The Nominating & Governance Committee of our Board considers and makes recommendations to our Board concerning the appropriate size and needs of our Board and considers candidates to fill new positions created by expansion or vacancies that occur by resignation, retirement, or any other reason.  Our Board has one vacant Class III position that we expect to fill in the next 12 to 18 months.      

Director Independence

As required under the listing standards of The NASDAQ Stock Market LLC (“NASDAQ”), a majority of the members of our Board must qualify as “independent,” as affirmatively determined by our Board.  Our Board has delegated this responsibility to its Nominating & Governance Committee.  Pursuant to its charter, the Nominating & Governance Committee determines whether or not each director and each prospective director is independent.

 

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The Nominating & Governance Committee evaluated all relevant transactions or relationships between each director, or any of his family members, and our Company, senior management and independent registered accounting firm.  Based on this evaluation, the Nominating & Governance Committee has determined that Messrs. Arnoult, Barone, Diaz, Lynch, Phillips, Rossi, and Ms. Spottiswood are each an independent director, under the applicable standards set forth by the NASDAQ and SEC.  Messrs. Arnoult, Barone, Diaz, Lynch, Phillips, Rossi, and Ms. Spottiswood constitute a majority of the members of our Board.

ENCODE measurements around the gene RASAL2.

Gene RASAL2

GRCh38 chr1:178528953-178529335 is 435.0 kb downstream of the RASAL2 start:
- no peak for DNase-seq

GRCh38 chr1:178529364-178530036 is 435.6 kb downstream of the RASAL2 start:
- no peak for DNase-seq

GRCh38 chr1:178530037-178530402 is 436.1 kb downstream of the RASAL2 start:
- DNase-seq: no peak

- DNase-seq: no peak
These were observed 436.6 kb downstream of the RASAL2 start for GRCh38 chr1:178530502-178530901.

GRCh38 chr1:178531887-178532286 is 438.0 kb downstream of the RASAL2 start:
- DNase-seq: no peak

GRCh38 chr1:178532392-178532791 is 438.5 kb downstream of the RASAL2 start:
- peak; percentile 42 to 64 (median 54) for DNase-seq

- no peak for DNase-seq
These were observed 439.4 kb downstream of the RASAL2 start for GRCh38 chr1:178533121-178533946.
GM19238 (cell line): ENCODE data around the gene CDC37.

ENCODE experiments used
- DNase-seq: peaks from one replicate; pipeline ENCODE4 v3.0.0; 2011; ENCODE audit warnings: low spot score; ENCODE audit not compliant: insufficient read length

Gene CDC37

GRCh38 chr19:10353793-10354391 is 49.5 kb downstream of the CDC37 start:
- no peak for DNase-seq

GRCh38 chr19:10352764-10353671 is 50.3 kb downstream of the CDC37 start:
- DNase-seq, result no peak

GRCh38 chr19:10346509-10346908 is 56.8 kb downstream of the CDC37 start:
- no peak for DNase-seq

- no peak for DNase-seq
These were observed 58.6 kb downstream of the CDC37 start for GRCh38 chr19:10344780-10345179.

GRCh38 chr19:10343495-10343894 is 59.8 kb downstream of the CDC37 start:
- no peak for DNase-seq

In making these independence determinations, our Nominating & Governance Committee, in conjunction with our Board, considered the following relationships and transactions and found that they did not impact the independence of the applicable directors:

 

•      Mr. Diaz.  Mr. Diaz is an executive officer with Fiserv Output Solutions, a division of Fiserv, Inc.  Fiserv serves as one of our vendors with respect to the processing of our ATM transactions.  In 2008 and 2009, we paid Fiserv annual processing and other fees of $18.8 million and $23.6 million, respectively, which, in each case, represented less than 5% of our revenue.  In January 2010, the Company began transferring ATM transaction processing and other services from Fiserv to the Company’s internal processing platform and other service providers.  As a consequence, the amount of fees paid to Fiserv dropped to $8.6 million in 2010.  In 2011, we paid approximately $1.9 million in fees to Fiserv.  In 2012, we estimate that we will pay approximately $2.4 million in fees to Fiserv, which expressed as a percentage of our 2011 gross revenue is less than 1%.